AI Can’t Replace Teaching, however It Can Make It Better

Khanmigo doesn’t answer student questions directly, but starts with questions of its own, such as asking whether the student has any ideas about how to find an answer. Then it guides them to a solution, step by step, with hints and encouragement.

Notwithstanding Khan’s expansive vision of “amazing” personal tutors for every student on the planet, DiCerbo assigns Khanmigo a more limited teaching role. When students are working independently on a skill or concept but get hung up or caught in a cognitive rut, she says, “we want to help students get unstuck.”

Some 100,000 students and teachers piloted Khanmigo this past academic year in schools nationwide, helping to flag any hallucinations the bot has and providing tons of student-bot conversations for DiCerbo and her team to analyze.

“We look for things like summarizing, providing hints and encouraging,” she explains.

The degree to which Khanmigo has closed AI’s engagement gap is not yet known. Khan Academy plans to release some summary data on student-bot interactions later this summer, according to DiCerbo. Plans for third-party researchers to assess the tutor’s impact on learning will take longer.

AI Feedback Works Both Ways

Since 2021, the nonprofit Saga Education has also been experimenting with AI feedback to help tutors better engage and motivate students. Working with researchers from the University of Memphis and the University of Colorado, the Saga team pilot in 2023 fed transcripts of their math tutoring sessions into an AI model trained to recognize when the tutor was prompting students to explain their reasoning, refine their answers, or initiate a deeper discussion. The AI analyzed how often each tutor took these steps.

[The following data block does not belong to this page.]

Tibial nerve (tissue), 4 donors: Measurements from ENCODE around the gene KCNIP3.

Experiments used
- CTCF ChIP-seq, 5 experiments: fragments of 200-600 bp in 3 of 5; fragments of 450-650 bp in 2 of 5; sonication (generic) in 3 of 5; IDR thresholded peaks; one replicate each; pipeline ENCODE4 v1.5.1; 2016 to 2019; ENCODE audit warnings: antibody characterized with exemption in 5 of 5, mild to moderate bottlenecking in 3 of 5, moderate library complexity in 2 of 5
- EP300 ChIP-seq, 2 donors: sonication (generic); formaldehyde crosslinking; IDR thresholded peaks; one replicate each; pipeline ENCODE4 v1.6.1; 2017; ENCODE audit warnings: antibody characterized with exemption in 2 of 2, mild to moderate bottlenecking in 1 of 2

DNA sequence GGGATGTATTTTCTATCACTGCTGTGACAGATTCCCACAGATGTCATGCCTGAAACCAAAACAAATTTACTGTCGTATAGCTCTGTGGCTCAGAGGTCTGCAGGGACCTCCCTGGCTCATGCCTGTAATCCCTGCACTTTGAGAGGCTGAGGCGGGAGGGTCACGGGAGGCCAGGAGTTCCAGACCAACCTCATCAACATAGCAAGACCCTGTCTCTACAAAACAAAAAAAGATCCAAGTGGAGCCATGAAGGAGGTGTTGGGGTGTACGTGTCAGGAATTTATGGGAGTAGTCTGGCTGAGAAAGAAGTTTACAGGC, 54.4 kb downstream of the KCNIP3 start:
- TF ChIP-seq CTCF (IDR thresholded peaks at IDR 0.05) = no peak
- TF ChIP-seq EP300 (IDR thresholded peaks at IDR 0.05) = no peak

Tracking some 2,300 tutoring sessions over several weeks, they found that tutors whose coaches used the AI feedback peppered their sessions with significantly more of these prompts to encourage student engagement.

While Saga is looking into having AI deliver some feedback directly to tutors, it’s doing so cautiously because, according to Brent Milne, the vice president of product research and development at Saga Education, “having a human coach in the loop is really valuable to us.”

Experts expect that AI’s role in education will grow, and its interactions will continue to seem more and more human. Earlier this year, OpenAI and the startup Hume AI separately launched “emotionally intelligent” AI that analyzes tone of voice and facial expressions to infer a user’s mood and respond with calibrated “empathy.” Nevertheless, even emotionally intelligent AI will likely fall short on the student engagement front, according to Brown University computer science professor Michael Littman, who is also the National Science Foundation’s division director for information and intelligent systems.

No matter how humanlike the conversation, he says, students understand at a fundamental level that AI doesn’t really care about them, what they have to say in their writing, or whether they pass or fail subjects. In turn, students will never really care about the bot and what it thinks. A June study in the journal Learning and Instruction found that AI can already provide decent feedback on student essays. What is not clear is whether student writers will put in care and effort, rather than offload the task to a bot, if AI becomes the primary audience for their work.

“There’s incredible value in the human relationship component of learning,” Littman says, “and when you just take humans out of the equation, something is lost.”

This story about AI tutors was produced by The Hechinger Report, a nonprofit, independent news organization focused on inequality and innovation in education. Sign up for the Hechinger newsletter.